After this I looked, and there was a great multitude that no one could count, from every nation, from all tribes and people and languages, standing before the throne and before the Lamb, robed in white, with palm branches in their hands”. (Revelation 7:9)

A few Sundays ago, I noted that the traditional practice of Baptism included the individual stripping naked, walking through and being completely submerged in the water to symbolize their drowning death, and came through the water onto the other side where they would be greeted by the Baptized community and clothed in a white robe. The white robe was a sign of having been made clean, or pure, through said waters of Baptism, and thus among the great multitude clothed in Jesus the Christ.

Revelation reminds us that the children of God, this great multitude, includes persons from all nations, tribes, peoples, and languages gathered together at the foot of the divine throne, gathered together in worship and praise.

This means there is no space for nationalism among God’s people.

This means there is no space for racism among God’s people.

And yet, racism and nationalism has historically and continues to remain among God’s people.

Revelation continues with language in our Holy Communion rite, which proclaims that salvation, blessing, glory, and power belongs to the Triune God alone.

This means that salvation and blessing does not come through a person or institutions,
including religious or political leaders, denominations or governments.

This means that said glory is not to be given to a person or institutions,
including again religious or political leaders, denominations or governments.

This means that said power and authority does not belong to a person or institutions,
and yet again including religious or political leaders, denominations or governments.

Ultimately, our First John and Revelation scriptures are about a hope that is rooted in the Triune God, who may be active among persons and institutions but cannot be substituted by said persons and institutions.

We are called to follow the example of the Fall trees letting go of all that hold us captive, including:

Arrogance and Pride;

Hate and Anger;

Pain and Resentment;

Guilt and Shame;

Toxic Relationships and Unrealistic Expectations;

Nationalism and Racism;

and Beyond…

We are called to prepare for a winter death:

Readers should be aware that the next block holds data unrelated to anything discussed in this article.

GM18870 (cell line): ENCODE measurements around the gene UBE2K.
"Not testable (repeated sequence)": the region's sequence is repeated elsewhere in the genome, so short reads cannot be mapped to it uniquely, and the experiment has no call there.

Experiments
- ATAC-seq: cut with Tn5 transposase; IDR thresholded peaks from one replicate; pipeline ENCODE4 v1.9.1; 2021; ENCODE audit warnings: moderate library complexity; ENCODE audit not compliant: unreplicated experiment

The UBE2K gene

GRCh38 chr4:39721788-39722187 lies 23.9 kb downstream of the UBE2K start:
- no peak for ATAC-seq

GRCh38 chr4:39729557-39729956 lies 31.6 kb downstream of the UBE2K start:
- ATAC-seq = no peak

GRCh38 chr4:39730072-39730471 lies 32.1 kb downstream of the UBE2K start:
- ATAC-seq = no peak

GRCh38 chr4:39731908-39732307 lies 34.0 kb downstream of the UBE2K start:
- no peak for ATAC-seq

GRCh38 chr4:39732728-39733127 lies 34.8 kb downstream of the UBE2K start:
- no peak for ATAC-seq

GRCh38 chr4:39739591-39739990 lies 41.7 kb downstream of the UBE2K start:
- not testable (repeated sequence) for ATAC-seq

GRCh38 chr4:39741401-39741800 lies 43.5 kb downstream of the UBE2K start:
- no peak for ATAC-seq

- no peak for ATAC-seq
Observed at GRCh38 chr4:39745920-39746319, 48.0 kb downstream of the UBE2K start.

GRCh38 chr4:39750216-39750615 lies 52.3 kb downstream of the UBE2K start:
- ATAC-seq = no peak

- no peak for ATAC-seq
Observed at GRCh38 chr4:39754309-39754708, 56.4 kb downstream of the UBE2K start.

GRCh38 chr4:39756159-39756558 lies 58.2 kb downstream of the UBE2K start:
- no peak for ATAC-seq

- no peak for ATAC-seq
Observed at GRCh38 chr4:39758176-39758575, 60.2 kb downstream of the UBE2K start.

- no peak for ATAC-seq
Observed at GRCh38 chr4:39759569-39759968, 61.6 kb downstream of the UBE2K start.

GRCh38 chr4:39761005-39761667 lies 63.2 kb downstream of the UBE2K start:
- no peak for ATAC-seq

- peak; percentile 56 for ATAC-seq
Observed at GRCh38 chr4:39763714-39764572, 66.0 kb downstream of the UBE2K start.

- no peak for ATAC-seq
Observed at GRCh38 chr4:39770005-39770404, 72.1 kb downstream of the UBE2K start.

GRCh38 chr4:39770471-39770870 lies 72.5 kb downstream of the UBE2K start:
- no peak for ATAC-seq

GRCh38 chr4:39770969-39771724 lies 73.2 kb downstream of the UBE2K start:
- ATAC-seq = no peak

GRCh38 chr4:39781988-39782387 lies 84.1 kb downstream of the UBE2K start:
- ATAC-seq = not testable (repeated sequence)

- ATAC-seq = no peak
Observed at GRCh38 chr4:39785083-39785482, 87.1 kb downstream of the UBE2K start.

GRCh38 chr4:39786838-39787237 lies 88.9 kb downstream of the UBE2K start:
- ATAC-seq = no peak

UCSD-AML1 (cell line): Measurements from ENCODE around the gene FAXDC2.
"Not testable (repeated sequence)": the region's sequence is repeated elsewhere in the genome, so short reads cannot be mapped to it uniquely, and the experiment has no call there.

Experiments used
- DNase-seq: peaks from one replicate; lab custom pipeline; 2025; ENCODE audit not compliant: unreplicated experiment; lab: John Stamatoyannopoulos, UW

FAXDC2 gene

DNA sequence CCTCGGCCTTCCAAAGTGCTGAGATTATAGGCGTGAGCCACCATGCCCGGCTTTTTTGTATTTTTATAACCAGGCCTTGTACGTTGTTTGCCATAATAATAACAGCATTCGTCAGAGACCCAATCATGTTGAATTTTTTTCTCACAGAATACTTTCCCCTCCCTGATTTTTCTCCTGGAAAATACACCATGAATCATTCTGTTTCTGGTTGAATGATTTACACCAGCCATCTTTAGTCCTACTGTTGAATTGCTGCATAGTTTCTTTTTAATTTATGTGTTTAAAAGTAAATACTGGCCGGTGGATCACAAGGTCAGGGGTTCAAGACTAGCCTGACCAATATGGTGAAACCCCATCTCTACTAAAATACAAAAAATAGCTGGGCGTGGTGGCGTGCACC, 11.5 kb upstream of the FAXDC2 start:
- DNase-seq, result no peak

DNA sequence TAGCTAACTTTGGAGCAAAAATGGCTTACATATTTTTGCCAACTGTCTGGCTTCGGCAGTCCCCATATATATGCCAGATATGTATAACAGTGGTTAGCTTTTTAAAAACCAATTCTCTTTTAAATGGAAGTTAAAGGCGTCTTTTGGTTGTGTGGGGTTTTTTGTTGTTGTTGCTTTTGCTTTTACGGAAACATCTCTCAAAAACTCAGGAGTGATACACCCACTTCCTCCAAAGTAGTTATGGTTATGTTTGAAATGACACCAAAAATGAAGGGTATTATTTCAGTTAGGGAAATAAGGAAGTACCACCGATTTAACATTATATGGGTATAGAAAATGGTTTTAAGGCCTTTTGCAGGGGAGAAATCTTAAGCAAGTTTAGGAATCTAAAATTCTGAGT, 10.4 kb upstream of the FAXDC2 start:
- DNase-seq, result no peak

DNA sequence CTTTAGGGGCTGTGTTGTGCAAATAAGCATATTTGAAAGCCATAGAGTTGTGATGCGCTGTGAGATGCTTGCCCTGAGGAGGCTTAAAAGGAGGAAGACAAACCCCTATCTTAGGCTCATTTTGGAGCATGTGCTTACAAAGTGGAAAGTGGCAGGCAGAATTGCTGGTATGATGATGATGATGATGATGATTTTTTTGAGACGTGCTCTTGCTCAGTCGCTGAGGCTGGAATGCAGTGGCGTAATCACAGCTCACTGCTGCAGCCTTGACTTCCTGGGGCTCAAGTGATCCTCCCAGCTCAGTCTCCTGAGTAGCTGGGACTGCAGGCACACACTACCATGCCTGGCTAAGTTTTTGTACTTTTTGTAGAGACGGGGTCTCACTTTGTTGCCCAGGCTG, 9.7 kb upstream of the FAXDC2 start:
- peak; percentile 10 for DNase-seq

to our old self, self-centeredness, and projecting a false self to the world;

to seeking harm to or fostering ill-will towards another in mind, body, and soul;

to harming ourself in mind, body, and soul in our desire to harm or foster ill-will towards another;

and to relationships, situations, and expectations that do not serve God’s Kingdom to Come.

We are called to embrace the impending Spring resurrection:

Into the persons and community that God has, is, and will continue to call us to be;

Into the Kingdom of God that is here now, near, and not yet fulfilled; and

Into the company of all the Saints and saints gathered around the divine throne and the Lamb.

Jesus offered a glimpse of said Kingdom to Come in the Beatitudes, which was a manifesto for his disciples. The Kingdom to Come is where the needs of all will be met while seeking:

to comfort, or more accurately advocate for, the poor;

to comfort those who mourn;

to be meek peacemakers when possible;

to hold-fast to righteousness; and

to proclaim and reflect Christ in word and deed.

Although we will fail, we have the example of the Saints and saints, who:

proclaimed Christ in word and deed;

sought justice;

acted with compassion and mercy; and

loved and served all people, but especially the most vulnerable.

Martin Luther defined a ‘saint’ as a ‘forgiven sinner’, this includes each one of us.

And I want to share a quote I read and LOVE:

Every Saint has a past and every sinner has a future.

We all have a past, perhaps we can let go of any negative hold it has upon us.

We all have a future, perhaps we can embrace it fully in mind, body, and soul.

May we remember that death does not have the final word. The Triune God does.


Scriptures were Revelation 7: 9-17; 1 John 3: 1-3; and Matthew 5: 1-12.

Originally preached 1 November 2020 at for Trinity Lutheran Church (Union City, Indiana)  

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Posted by on November 2, 2020 in Uncategorized



The similarities in our Isaiah and Matthew scriptures are undeniable, and yet these have striking differences. These scriptures use the agricultural imagery of a beautiful vineyard provided by a landowner who carefully prepared the ground, cultivated the soil, and planted the best grape seed. This landowner also anticipated a long-term, relational venture with the security of a fence and watchtower and the fore-thought of a wine press.

Isaiah describes a less than desired bounty for despite all the efforts only the sour, wild grapes grew. These were good for nothing, literally nothing; not for eating, not for pressing into grape juice, and not for further fermenting into wine.

In Isaiah, the landowner is God, the vineyard is the entire creation, and the planted seeds is all humans.

The intended bounty from us (summarizing the prophets with Micah 6:8) was justice, loving kindness, and walking humbly with our God. Thus, the intended harvest was justice and grace, compassion and mercy, and love and service. Unfortunately, the harvested bounty was sin (or self-centeredness), injustice, and violence whether individual, communal, or systematic.

God was (and is) disgusted with the state of the vineyard. Thus, God intends to destroy the whole in anger, but does not. God, in accordance with the Scriptures, is steadfast love, slow to anger, and always ready to turn from punishment. Thus, Jesus is teaching in the temple centuries afterwards.